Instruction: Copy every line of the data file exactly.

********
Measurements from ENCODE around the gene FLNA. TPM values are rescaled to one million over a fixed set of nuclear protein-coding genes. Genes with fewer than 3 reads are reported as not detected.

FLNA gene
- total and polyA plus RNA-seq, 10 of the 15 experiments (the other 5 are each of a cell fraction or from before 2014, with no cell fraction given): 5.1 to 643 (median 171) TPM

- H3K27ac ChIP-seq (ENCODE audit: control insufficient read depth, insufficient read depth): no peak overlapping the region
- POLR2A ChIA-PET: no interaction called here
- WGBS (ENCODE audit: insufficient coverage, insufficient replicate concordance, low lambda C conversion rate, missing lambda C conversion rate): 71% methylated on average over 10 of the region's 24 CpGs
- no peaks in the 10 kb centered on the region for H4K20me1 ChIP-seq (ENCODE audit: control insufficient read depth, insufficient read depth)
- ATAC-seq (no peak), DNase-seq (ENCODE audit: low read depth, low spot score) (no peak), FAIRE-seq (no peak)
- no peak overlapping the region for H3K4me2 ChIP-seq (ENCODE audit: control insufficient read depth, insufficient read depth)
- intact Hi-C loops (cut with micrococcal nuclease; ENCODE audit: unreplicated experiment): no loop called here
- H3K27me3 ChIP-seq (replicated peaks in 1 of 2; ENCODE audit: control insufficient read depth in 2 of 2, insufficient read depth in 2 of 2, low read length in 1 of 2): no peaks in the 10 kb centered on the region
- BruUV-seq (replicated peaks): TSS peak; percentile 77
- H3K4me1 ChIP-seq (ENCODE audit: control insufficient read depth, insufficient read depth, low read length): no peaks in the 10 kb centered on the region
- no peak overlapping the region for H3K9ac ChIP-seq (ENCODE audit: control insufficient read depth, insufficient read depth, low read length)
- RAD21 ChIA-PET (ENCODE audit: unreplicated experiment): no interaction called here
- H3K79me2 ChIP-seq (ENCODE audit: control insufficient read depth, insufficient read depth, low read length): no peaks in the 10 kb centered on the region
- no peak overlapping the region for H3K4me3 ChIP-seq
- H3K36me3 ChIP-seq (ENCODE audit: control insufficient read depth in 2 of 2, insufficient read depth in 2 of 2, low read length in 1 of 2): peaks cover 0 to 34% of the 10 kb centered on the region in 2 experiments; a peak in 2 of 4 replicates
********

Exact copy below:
Measurements from ENCODE around the gene FLNA. TPM values are rescaled to one million over a fixed set of nuclear protein-coding genes. Genes with fewer than 3 reads are reported as not detected.

FLNA gene
- total and polyA plus RNA-seq, 10 of the 15 experiments (the other 5 are each of a cell fraction or from before 2014, with no cell fraction given): 5.1 to 643 (median 171) TPM

- H3K27ac ChIP-seq (ENCODE audit: control insufficient read depth, insufficient read depth): no peak overlapping the region
- POLR2A ChIA-PET: no interaction called here
- WGBS (ENCODE audit: insufficient coverage, insufficient replicate concordance, low lambda C conversion rate, missing lambda C conversion rate): 71% methylated on average over 10 of the region's 24 CpGs
- no peaks in the 10 kb centered on the region for H4K20me1 ChIP-seq (ENCODE audit: control insufficient read depth, insufficient read depth)
- ATAC-seq (no peak), DNase-seq (ENCODE audit: low read depth, low spot score) (no peak), FAIRE-seq (no peak)
- no peak overlapping the region for H3K4me2 ChIP-seq (ENCODE audit: control insufficient read depth, insufficient read depth)
- intact Hi-C loops (cut with micrococcal nuclease; ENCODE audit: unreplicated experiment): no loop called here
- H3K27me3 ChIP-seq (replicated peaks in 1 of 2; ENCODE audit: control insufficient read depth in 2 of 2, insufficient read depth in 2 of 2, low read length in 1 of 2): no peaks in the 10 kb centered on the region
- BruUV-seq (replicated peaks): TSS peak; percentile 77
- H3K4me1 ChIP-seq (ENCODE audit: control insufficient read depth, insufficient read depth, low read length): no peaks in the 10 kb centered on the region
- no peak overlapping the region for H3K9ac ChIP-seq (ENCODE audit: control insufficient read depth, insufficient read depth, low read length)
- RAD21 ChIA-PET (ENCODE audit: unreplicated experiment): no interaction called here
- H3K79me2 ChIP-seq (ENCODE audit: control insufficient read depth, insufficient read depth, low read length): no peaks in the 10 kb centered on the region
- no peak overlapping the region for H3K4me3 ChIP-seq
- H3K36me3 ChIP-seq (ENCODE audit: control insufficient read depth in 2 of 2, insufficient read depth in 2 of 2, low read length in 1 of 2): peaks cover 0 to 34% of the 10 kb centered on the region in 2 experiments; a peak in 2 of 4 replicates